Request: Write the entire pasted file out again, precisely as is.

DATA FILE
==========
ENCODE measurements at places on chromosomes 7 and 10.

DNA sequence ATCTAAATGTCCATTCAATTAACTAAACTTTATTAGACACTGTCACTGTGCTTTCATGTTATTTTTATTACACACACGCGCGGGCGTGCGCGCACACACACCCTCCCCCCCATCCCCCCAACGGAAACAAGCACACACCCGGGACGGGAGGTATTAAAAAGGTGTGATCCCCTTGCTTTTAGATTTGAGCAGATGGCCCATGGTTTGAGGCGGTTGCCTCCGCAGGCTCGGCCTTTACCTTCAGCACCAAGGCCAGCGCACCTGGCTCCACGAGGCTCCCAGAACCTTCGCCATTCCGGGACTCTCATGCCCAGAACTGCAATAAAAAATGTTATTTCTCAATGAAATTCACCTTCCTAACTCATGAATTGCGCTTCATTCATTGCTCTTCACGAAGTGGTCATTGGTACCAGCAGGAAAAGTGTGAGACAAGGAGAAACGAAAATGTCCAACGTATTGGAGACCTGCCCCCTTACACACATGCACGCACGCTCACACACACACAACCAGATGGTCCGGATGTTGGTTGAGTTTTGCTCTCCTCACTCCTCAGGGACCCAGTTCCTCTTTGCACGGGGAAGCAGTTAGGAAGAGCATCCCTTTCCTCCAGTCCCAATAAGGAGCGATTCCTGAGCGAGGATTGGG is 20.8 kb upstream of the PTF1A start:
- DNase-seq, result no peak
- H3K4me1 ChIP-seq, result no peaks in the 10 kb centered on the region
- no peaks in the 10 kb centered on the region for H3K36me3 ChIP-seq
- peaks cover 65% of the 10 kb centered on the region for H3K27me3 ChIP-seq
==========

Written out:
ENCODE measurements at places on chromosomes 7 and 10.

DNA sequence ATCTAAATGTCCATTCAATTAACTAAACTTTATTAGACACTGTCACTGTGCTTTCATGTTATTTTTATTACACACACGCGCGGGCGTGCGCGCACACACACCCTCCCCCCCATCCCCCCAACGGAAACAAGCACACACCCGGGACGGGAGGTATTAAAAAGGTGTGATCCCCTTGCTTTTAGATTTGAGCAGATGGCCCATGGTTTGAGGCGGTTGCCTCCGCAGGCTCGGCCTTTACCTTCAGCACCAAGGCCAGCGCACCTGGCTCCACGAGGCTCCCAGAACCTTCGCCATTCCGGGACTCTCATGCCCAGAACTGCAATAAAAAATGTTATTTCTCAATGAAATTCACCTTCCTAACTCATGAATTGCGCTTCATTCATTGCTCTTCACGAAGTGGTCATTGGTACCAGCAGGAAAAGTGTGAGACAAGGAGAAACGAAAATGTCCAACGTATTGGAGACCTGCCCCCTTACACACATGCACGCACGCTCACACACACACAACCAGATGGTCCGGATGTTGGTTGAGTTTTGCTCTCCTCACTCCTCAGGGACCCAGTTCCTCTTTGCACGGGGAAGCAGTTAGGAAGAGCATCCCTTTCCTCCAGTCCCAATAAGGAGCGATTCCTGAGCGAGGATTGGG is 20.8 kb upstream of the PTF1A start:
- DNase-seq, result no peak
- H3K4me1 ChIP-seq, result no peaks in the 10 kb centered on the region
- no peaks in the 10 kb centered on the region for H3K36me3 ChIP-seq
- peaks cover 65% of the 10 kb centered on the region for H3K27me3 ChIP-seq